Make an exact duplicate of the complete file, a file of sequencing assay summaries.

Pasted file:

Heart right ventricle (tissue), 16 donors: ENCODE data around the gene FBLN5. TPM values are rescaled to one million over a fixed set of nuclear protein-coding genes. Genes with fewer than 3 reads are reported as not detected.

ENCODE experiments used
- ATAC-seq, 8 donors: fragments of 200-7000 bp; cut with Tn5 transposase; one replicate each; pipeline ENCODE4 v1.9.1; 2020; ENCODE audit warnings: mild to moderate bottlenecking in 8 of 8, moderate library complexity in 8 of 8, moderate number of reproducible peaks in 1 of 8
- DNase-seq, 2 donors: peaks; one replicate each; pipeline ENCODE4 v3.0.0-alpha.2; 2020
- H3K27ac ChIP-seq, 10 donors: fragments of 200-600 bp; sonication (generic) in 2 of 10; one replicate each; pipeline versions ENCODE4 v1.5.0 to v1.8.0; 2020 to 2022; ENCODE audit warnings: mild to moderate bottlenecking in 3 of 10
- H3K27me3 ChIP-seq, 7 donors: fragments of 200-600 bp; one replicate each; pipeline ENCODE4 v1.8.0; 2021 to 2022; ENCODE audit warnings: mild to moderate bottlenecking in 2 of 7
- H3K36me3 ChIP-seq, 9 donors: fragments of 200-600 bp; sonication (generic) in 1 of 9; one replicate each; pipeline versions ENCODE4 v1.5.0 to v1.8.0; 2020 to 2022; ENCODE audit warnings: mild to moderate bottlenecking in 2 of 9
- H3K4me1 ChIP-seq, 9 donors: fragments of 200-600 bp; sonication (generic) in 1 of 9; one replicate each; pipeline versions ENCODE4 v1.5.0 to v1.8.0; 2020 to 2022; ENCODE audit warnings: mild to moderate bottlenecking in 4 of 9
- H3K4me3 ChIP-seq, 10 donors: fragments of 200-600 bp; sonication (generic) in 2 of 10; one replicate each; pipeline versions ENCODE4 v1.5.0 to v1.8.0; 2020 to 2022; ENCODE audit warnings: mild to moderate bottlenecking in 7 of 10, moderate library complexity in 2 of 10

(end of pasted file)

Heart right ventricle (tissue), 16 donors: ENCODE data around the gene FBLN5. TPM values are rescaled to one million over a fixed set of nuclear protein-coding genes. Genes with fewer than 3 reads are reported as not detected.

ENCODE experiments used
- ATAC-seq, 8 donors: fragments of 200-7000 bp; cut with Tn5 transposase; one replicate each; pipeline ENCODE4 v1.9.1; 2020; ENCODE audit warnings: mild to moderate bottlenecking in 8 of 8, moderate library complexity in 8 of 8, moderate number of reproducible peaks in 1 of 8
- DNase-seq, 2 donors: peaks; one replicate each; pipeline ENCODE4 v3.0.0-alpha.2; 2020
- H3K27ac ChIP-seq, 10 donors: fragments of 200-600 bp; sonication (generic) in 2 of 10; one replicate each; pipeline versions ENCODE4 v1.5.0 to v1.8.0; 2020 to 2022; ENCODE audit warnings: mild to moderate bottlenecking in 3 of 10
- H3K27me3 ChIP-seq, 7 donors: fragments of 200-600 bp; one replicate each; pipeline ENCODE4 v1.8.0; 2021 to 2022; ENCODE audit warnings: mild to moderate bottlenecking in 2 of 7
- H3K36me3 ChIP-seq, 9 donors: fragments of 200-600 bp; sonication (generic) in 1 of 9; one replicate each; pipeline versions ENCODE4 v1.5.0 to v1.8.0; 2020 to 2022; ENCODE audit warnings: mild to moderate bottlenecking in 2 of 9
- H3K4me1 ChIP-seq, 9 donors: fragments of 200-600 bp; sonication (generic) in 1 of 9; one replicate each; pipeline versions ENCODE4 v1.5.0 to v1.8.0; 2020 to 2022; ENCODE audit warnings: mild to moderate bottlenecking in 4 of 9
- H3K4me3 ChIP-seq, 10 donors: fragments of 200-600 bp; sonication (generic) in 2 of 10; one replicate each; pipeline versions ENCODE4 v1.5.0 to v1.8.0; 2020 to 2022; ENCODE audit warnings: mild to moderate bottlenecking in 7 of 10, moderate library complexity in 2 of 10